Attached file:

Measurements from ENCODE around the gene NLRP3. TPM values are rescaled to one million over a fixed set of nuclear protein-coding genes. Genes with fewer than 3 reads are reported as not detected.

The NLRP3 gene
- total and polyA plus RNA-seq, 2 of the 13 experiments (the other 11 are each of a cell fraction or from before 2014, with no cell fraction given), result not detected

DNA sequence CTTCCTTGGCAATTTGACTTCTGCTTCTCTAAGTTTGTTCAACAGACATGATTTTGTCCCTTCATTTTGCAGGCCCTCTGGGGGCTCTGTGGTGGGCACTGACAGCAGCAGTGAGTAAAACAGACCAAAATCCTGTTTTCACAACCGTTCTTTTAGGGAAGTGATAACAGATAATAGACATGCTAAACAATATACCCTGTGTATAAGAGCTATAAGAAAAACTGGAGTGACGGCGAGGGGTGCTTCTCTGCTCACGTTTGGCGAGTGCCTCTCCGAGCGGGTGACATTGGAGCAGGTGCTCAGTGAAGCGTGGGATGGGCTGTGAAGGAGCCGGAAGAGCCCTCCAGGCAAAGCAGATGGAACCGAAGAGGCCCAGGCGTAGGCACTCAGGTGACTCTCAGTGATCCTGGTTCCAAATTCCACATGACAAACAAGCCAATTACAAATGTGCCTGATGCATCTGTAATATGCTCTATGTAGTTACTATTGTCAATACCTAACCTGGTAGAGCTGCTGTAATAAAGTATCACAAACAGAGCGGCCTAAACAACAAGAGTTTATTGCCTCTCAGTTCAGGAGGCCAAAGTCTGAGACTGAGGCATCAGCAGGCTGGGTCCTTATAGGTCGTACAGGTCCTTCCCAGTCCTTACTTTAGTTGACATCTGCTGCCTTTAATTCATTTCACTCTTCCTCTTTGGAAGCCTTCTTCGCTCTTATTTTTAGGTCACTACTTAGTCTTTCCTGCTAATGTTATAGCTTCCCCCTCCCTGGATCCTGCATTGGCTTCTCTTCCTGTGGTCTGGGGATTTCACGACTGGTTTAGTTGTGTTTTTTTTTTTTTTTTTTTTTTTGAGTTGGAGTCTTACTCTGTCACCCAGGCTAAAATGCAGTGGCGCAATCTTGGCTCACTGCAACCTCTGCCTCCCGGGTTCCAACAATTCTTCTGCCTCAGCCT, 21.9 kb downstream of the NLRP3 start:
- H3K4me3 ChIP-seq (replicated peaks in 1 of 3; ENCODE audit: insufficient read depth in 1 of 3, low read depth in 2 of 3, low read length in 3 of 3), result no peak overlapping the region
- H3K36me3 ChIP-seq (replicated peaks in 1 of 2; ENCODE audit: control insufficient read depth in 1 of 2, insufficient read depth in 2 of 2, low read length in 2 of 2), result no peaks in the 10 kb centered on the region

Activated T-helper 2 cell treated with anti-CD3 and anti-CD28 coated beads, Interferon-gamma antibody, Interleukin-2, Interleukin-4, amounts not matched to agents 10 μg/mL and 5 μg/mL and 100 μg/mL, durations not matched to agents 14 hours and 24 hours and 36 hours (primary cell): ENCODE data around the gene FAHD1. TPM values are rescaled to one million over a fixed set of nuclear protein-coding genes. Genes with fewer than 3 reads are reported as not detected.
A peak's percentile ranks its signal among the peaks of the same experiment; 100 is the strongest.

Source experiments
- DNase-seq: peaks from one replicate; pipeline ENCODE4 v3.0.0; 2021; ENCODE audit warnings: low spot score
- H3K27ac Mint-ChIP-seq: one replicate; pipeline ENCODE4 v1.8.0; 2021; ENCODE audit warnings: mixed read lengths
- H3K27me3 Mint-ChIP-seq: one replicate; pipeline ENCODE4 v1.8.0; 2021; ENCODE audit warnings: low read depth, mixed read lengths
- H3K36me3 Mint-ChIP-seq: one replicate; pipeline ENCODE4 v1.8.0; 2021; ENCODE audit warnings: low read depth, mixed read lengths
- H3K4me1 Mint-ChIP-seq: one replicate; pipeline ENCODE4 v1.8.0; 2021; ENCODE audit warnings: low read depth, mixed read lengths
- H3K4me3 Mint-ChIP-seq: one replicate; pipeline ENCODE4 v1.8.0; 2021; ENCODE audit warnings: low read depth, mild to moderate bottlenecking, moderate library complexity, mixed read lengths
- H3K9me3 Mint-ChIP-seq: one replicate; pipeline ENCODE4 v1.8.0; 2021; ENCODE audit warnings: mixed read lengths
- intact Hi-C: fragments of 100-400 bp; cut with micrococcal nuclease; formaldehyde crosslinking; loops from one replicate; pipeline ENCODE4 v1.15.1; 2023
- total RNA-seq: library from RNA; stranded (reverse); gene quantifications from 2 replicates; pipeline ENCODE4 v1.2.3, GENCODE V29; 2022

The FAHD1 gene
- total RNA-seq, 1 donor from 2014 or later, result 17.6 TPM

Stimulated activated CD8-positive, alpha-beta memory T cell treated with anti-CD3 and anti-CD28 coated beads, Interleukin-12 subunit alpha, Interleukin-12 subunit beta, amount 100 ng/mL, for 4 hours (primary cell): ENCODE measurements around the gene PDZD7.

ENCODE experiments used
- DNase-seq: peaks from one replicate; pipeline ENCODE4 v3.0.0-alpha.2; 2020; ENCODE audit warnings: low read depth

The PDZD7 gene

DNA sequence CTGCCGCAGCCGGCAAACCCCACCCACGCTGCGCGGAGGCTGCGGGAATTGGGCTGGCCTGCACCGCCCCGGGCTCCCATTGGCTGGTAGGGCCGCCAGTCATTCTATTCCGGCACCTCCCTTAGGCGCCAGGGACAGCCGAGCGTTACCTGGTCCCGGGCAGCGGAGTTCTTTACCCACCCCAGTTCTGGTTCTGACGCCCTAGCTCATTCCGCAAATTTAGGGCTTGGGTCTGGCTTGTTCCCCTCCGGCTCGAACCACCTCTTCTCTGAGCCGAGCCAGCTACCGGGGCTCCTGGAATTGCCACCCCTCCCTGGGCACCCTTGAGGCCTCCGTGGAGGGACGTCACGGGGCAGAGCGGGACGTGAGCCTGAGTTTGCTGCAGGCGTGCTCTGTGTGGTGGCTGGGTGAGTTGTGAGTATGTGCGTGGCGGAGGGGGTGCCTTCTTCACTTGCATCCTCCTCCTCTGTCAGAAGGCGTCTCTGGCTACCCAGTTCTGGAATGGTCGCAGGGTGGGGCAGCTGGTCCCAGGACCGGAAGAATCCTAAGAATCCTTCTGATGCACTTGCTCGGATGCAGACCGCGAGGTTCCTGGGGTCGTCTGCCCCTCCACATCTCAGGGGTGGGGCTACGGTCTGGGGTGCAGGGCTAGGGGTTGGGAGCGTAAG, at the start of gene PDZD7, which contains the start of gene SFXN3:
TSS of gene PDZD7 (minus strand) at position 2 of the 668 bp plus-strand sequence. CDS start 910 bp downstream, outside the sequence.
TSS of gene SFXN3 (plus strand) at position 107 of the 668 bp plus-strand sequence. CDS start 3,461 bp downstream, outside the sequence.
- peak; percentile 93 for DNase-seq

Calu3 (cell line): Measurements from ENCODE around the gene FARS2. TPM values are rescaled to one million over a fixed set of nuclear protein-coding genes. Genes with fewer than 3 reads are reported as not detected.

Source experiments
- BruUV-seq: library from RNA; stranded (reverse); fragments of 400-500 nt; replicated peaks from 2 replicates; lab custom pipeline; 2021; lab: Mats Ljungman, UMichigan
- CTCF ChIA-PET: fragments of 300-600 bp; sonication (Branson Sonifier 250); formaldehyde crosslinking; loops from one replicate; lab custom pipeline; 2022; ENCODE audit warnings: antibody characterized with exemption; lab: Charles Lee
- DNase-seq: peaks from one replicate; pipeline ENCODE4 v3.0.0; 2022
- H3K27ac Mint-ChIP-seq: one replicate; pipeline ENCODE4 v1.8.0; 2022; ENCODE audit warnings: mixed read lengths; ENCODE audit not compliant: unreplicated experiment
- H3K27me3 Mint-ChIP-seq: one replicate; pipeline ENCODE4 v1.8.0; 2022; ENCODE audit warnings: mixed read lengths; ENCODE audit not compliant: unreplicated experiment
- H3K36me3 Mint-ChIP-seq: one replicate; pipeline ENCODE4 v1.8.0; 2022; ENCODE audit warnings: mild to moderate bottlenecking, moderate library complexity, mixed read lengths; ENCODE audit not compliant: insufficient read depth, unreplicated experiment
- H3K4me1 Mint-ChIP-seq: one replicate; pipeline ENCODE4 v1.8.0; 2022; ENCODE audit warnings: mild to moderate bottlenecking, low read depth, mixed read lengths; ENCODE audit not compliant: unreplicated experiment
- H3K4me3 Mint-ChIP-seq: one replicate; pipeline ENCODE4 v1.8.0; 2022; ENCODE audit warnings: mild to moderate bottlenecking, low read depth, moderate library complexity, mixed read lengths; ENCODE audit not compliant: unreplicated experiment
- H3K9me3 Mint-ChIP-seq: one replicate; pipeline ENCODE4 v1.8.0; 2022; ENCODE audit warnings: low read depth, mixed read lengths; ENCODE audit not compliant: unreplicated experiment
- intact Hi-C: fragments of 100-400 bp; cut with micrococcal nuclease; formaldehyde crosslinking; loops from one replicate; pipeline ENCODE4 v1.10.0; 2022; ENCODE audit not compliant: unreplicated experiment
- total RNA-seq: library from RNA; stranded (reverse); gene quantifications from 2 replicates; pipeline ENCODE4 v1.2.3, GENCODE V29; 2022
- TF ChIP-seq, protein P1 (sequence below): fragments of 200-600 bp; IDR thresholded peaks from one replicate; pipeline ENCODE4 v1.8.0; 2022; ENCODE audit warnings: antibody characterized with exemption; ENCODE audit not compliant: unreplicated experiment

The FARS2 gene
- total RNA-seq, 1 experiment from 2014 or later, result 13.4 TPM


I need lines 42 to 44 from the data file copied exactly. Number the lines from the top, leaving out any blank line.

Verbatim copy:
- TF ChIP-seq, protein P1 (sequence below): fragments of 200-600 bp; IDR thresholded peaks from one replicate; pipeline ENCODE4 v1.8.0; 2022; ENCODE audit warnings: antibody characterized with exemption; ENCODE audit not compliant: unreplicated experiment

The FARS2 gene
- total RNA-seq, 1 experiment from 2014 or later, result 13.4 TPM